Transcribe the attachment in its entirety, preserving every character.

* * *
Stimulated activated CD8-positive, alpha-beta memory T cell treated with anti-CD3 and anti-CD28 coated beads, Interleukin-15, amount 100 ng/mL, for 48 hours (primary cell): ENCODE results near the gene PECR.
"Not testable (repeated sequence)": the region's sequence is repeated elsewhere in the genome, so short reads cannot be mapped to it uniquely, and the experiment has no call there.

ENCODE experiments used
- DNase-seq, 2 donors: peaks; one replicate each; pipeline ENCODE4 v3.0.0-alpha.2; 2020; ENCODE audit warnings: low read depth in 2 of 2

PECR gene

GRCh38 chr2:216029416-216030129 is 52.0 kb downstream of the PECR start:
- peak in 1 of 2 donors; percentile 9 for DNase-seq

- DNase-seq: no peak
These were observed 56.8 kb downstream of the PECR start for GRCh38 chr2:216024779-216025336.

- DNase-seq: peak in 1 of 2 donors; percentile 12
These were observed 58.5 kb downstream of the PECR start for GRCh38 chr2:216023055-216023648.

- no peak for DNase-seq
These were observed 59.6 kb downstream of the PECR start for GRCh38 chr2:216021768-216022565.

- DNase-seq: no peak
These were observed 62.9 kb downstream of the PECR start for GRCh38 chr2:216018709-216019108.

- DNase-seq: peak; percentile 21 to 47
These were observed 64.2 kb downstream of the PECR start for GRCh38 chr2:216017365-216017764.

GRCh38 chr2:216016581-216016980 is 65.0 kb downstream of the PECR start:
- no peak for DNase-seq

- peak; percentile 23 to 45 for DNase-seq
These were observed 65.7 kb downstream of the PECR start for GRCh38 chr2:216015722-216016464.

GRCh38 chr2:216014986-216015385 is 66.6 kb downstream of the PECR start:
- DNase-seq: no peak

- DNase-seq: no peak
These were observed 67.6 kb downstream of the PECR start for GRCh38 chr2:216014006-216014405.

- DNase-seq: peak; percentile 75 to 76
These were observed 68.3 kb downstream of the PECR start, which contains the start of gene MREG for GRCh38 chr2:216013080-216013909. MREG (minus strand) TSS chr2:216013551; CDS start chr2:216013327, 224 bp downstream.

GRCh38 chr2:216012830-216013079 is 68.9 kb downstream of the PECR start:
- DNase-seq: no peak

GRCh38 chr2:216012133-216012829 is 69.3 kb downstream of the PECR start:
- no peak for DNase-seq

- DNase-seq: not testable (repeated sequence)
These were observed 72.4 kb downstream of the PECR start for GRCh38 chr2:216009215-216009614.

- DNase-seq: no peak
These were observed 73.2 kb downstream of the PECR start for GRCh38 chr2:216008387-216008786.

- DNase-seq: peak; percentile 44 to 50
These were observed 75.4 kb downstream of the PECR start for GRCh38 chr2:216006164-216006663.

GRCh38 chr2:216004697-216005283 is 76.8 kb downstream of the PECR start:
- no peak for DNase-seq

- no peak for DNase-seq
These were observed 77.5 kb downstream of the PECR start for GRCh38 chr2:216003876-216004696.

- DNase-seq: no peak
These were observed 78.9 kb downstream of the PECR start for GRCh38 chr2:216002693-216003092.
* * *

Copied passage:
Stimulated activated CD8-positive, alpha-beta memory T cell treated with anti-CD3 and anti-CD28 coated beads, Interleukin-15, amount 100 ng/mL, for 48 hours (primary cell): ENCODE results near the gene PECR.
"Not testable (repeated sequence)": the region's sequence is repeated elsewhere in the genome, so short reads cannot be mapped to it uniquely, and the experiment has no call there.

ENCODE experiments used
- DNase-seq, 2 donors: peaks; one replicate each; pipeline ENCODE4 v3.0.0-alpha.2; 2020; ENCODE audit warnings: low read depth in 2 of 2

PECR gene

GRCh38 chr2:216029416-216030129 is 52.0 kb downstream of the PECR start:
- peak in 1 of 2 donors; percentile 9 for DNase-seq

- DNase-seq: no peak
These were observed 56.8 kb downstream of the PECR start for GRCh38 chr2:216024779-216025336.

- DNase-seq: peak in 1 of 2 donors; percentile 12
These were observed 58.5 kb downstream of the PECR start for GRCh38 chr2:216023055-216023648.

- no peak for DNase-seq
These were observed 59.6 kb downstream of the PECR start for GRCh38 chr2:216021768-216022565.

- DNase-seq: no peak
These were observed 62.9 kb downstream of the PECR start for GRCh38 chr2:216018709-216019108.

- DNase-seq: peak; percentile 21 to 47
These were observed 64.2 kb downstream of the PECR start for GRCh38 chr2:216017365-216017764.

GRCh38 chr2:216016581-216016980 is 65.0 kb downstream of the PECR start:
- no peak for DNase-seq

- peak; percentile 23 to 45 for DNase-seq
These were observed 65.7 kb downstream of the PECR start for GRCh38 chr2:216015722-216016464.

GRCh38 chr2:216014986-216015385 is 66.6 kb downstream of the PECR start:
- DNase-seq: no peak

- DNase-seq: no peak
These were observed 67.6 kb downstream of the PECR start for GRCh38 chr2:216014006-216014405.

- DNase-seq: peak; percentile 75 to 76
These were observed 68.3 kb downstream of the PECR start, which contains the start of gene MREG for GRCh38 chr2:216013080-216013909. MREG (minus strand) TSS chr2:216013551; CDS start chr2:216013327, 224 bp downstream.

GRCh38 chr2:216012830-216013079 is 68.9 kb downstream of the PECR start:
- DNase-seq: no peak

GRCh38 chr2:216012133-216012829 is 69.3 kb downstream of the PECR start:
- no peak for DNase-seq

- DNase-seq: not testable (repeated sequence)
These were observed 72.4 kb downstream of the PECR start for GRCh38 chr2:216009215-216009614.

- DNase-seq: no peak
These were observed 73.2 kb downstream of the PECR start for GRCh38 chr2:216008387-216008786.

- DNase-seq: peak; percentile 44 to 50
These were observed 75.4 kb downstream of the PECR start for GRCh38 chr2:216006164-216006663.

GRCh38 chr2:216004697-216005283 is 76.8 kb downstream of the PECR start:
- no peak for DNase-seq

- no peak for DNase-seq
These were observed 77.5 kb downstream of the PECR start for GRCh38 chr2:216003876-216004696.

- DNase-seq: no peak
These were observed 78.9 kb downstream of the PECR start for GRCh38 chr2:216002693-216003092.